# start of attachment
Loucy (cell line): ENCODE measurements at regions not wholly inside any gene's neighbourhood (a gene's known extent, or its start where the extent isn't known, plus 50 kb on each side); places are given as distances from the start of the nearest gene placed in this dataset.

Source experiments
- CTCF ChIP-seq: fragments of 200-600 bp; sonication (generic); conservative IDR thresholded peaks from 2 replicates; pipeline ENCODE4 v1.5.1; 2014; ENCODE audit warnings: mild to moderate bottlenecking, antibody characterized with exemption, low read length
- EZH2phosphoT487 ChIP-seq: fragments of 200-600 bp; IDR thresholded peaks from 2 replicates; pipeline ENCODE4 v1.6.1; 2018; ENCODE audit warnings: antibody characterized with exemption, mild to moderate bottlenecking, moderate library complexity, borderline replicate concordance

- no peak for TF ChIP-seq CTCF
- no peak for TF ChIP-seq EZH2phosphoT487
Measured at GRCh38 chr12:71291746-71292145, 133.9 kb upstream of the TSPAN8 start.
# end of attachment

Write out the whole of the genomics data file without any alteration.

Loucy (cell line): ENCODE measurements at regions not wholly inside any gene's neighbourhood (a gene's known extent, or its start where the extent isn't known, plus 50 kb on each side); places are given as distances from the start of the nearest gene placed in this dataset.

Source experiments
- CTCF ChIP-seq: fragments of 200-600 bp; sonication (generic); conservative IDR thresholded peaks from 2 replicates; pipeline ENCODE4 v1.5.1; 2014; ENCODE audit warnings: mild to moderate bottlenecking, antibody characterized with exemption, low read length
- EZH2phosphoT487 ChIP-seq: fragments of 200-600 bp; IDR thresholded peaks from 2 replicates; pipeline ENCODE4 v1.6.1; 2018; ENCODE audit warnings: antibody characterized with exemption, mild to moderate bottlenecking, moderate library complexity, borderline replicate concordance

- no peak for TF ChIP-seq CTCF
- no peak for TF ChIP-seq EZH2phosphoT487
Measured at GRCh38 chr12:71291746-71292145, 133.9 kb upstream of the TSPAN8 start.